Hit-and-run crashes in Florida are reportedly on the rise, with the Florida Highway Patrol recently calling a Miami news conference to raise awareness of the issue.
State data shows more than 92,600 drivers fled auto accident scenes in 2015. That was approximately 8,000 more than had done so in 2014. It’s also nearly 23,000 more than were tallied in 2012.
Locally, state law enforcement officials say that in Broward County, hit-and-run crashes climbed from 9,750 in 2014 to 10,950 in 2015. In Miami-Dade, the numbers increased from 17,480 to 18,1350. And in Palm Beach County, hit-and-run collisions were up from 6,700 to 6,770.
Three-fifths of all fatal pedestrian accidents in Florida involved a hit-and-run driver.
Fort Lauderdale criminal defense lawyers know there are many reasons a driver may flee the scene of a crash. It could be they did not realize they struck a person. They may be undocumented or have an arrest warrant. Often, it’s out of fear. Drivers may have a suspended license or no insurance or they may be drunk at the time. They don’t want to face down such a serious charge.
There are situations in which the driver in question wasn’t even at-fault, but because they left the scene, they committed a serious felony crime.
And for a time, there was incentive for them to flee. Up until 2014, drivers who struck and killed someone and then took off faced no minimum mandatory penalty if someone died in the wreck and authorities couldn’t prove the absconded driver was under the influence. Conversely, someone who stayed at the scene and tested positive for alcohol was likely to be charged with DUI manslaughter if someone died. That would mean a minimum mandatory sentence of four years.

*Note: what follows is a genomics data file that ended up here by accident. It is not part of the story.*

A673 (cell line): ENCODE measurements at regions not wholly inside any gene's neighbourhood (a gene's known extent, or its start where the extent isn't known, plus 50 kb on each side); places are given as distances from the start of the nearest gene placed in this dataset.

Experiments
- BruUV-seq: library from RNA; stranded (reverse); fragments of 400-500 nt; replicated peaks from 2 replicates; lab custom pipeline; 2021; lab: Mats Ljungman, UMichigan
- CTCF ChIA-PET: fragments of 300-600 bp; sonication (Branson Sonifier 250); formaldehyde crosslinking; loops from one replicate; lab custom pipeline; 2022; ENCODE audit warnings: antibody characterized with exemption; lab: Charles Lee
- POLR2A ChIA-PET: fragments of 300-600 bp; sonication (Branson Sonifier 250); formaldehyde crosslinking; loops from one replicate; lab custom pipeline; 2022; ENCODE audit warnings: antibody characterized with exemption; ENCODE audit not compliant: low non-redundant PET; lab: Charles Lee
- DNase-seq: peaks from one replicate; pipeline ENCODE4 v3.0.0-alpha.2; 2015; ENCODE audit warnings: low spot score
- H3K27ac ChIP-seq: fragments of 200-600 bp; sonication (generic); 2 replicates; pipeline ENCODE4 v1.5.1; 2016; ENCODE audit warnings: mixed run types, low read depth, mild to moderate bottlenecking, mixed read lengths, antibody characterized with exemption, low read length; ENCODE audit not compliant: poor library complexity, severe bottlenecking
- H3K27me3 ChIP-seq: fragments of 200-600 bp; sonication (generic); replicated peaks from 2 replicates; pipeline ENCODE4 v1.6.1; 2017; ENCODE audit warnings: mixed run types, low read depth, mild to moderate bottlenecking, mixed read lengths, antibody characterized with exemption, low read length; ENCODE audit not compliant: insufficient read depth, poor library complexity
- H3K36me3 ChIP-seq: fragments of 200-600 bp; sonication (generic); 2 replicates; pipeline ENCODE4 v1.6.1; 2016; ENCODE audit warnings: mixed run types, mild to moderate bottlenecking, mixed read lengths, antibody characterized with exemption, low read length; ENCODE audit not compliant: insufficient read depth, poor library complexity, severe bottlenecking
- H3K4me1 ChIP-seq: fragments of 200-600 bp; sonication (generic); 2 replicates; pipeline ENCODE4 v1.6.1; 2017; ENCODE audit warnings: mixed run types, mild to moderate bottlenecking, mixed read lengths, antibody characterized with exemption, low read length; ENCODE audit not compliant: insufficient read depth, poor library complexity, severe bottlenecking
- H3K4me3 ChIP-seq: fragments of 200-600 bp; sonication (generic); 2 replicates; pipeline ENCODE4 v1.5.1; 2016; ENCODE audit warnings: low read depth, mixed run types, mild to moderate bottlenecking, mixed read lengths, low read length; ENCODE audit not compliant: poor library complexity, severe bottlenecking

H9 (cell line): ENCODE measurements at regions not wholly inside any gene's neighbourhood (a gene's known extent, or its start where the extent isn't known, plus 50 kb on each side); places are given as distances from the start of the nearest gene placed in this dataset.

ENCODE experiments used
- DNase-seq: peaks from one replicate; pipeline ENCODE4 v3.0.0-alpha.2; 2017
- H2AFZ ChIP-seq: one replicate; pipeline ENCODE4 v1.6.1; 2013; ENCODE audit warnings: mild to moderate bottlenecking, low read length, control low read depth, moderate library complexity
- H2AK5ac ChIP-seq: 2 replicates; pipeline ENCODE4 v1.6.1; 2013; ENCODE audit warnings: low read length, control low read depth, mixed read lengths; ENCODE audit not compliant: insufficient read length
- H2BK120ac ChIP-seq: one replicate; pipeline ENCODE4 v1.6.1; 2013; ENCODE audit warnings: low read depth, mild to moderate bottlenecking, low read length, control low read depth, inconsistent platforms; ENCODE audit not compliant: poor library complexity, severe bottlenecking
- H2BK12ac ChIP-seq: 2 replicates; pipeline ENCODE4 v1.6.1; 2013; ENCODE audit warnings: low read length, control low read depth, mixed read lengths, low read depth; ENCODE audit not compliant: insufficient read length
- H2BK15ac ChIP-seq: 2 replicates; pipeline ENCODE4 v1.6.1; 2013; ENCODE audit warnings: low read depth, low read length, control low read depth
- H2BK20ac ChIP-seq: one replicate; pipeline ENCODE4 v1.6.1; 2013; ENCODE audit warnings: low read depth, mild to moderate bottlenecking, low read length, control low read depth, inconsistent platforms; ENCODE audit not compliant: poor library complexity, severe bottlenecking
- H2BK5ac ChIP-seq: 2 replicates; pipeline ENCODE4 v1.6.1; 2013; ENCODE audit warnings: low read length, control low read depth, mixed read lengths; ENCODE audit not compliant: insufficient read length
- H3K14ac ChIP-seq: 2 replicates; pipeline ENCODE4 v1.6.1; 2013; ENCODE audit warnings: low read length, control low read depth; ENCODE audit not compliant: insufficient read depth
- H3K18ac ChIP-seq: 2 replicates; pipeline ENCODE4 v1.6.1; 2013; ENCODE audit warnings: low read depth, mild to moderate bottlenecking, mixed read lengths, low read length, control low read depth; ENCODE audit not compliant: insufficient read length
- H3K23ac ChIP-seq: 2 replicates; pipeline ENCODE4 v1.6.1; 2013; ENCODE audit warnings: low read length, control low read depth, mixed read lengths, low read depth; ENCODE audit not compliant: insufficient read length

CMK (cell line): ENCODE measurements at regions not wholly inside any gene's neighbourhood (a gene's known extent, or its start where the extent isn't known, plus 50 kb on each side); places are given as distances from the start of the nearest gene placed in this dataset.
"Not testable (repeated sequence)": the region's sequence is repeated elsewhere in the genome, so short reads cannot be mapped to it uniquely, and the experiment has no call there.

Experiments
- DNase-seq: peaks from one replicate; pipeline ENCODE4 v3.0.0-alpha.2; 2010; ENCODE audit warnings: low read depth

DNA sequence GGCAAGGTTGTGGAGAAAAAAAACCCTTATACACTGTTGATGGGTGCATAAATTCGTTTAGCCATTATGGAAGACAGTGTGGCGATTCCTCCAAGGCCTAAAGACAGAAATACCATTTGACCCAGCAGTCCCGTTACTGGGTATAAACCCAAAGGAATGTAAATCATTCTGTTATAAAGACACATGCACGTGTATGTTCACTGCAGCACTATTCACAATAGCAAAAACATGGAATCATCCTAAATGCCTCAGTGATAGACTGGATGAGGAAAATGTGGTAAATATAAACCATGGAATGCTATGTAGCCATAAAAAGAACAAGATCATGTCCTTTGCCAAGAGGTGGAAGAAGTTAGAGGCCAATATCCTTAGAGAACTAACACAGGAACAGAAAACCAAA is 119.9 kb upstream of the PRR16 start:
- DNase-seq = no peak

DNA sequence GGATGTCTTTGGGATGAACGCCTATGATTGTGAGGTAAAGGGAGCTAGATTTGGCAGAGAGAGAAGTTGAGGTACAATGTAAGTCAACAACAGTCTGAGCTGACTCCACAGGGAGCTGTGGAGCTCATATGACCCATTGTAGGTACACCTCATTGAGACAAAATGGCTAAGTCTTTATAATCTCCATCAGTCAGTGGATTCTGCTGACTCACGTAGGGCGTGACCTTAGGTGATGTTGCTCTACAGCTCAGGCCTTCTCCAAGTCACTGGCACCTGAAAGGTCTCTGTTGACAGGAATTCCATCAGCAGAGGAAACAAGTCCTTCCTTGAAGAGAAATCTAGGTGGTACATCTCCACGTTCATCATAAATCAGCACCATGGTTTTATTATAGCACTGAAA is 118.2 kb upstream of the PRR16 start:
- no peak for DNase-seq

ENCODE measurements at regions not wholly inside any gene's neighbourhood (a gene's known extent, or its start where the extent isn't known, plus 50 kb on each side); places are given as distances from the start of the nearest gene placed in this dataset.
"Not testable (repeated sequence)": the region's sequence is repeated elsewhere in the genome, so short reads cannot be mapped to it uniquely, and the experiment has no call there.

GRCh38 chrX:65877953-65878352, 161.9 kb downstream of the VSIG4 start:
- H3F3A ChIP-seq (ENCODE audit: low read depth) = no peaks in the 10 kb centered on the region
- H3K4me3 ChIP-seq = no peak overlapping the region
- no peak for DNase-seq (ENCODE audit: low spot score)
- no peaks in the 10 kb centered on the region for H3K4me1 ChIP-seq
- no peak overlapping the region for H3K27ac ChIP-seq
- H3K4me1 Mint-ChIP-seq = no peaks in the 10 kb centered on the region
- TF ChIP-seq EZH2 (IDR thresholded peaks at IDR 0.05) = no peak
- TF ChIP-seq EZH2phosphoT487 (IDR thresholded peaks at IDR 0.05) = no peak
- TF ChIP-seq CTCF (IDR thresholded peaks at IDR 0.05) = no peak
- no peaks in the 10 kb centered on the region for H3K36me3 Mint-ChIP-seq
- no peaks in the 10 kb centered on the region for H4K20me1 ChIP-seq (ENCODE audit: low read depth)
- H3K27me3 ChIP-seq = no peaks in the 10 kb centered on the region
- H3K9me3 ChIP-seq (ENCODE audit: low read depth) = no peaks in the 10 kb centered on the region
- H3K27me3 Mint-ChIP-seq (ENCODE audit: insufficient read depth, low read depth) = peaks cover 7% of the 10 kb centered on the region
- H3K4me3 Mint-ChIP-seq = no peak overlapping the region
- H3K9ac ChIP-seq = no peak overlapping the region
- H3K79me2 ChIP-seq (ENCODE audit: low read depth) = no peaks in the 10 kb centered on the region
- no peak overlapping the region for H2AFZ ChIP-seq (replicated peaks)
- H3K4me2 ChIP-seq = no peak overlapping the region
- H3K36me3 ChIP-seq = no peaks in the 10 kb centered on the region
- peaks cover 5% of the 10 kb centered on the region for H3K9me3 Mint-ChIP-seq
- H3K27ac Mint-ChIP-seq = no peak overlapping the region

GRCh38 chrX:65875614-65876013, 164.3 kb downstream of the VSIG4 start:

F.S. 316.027 requires drivers involved in a crash on either public or private property that results in serious bodily injury to a person to stop immediately at the scene of a crash (or as close to it as possible) and remain there until his or she has fulfilled the requirements of F.S. 316.062. This is the statute that involves the duty to give information and render aid.
A driver who willfully violates this statute commits a second-degree felony, punishable by up to 15 years in prison. If the accident is fatal, the offense is boosted to a first-degree felony, with a maximum penalty of 30 years in prison and, under the Aaron Cohen Life Protection Act, a minimum mandatory sentence of four years.
Most recently in Fort Lauderdale, a 46-year-old bicyclist Charles Blackledge was struck and killed in a hit-and-run in the Middle River Terrace neighborhood, just two blocks form his home near Northeast 16th Court. Witnesses say the driver had been speeding and did not stop after striking the cyclist, who was thrown from his bicycle. His injuries were critical and he died after transport to the hospital.
Shortly after this incident, the FHP announced its new campaign, “Hit and Run. From Bad 2 Worse.” The goal is to inform drivers of their duties after a crash, and to encourage witnesses to step forward.
If you are accused of hit-and-run in Broward County, you must consult with an experienced criminal defense attorney. Although it is technically a traffic offense, these are charges you must take seriously. We can help.
Call Fort Lauderdale Criminal Defense Attorney Richard Ansara at (954) 761-4011. Serving Broward, Miami-Dade and Palm Beach counties.
Hit-Run Crashes on Rise in South Florida, Feb. 15, 2016, By Rebecca Piccardo, Sun Sentinel
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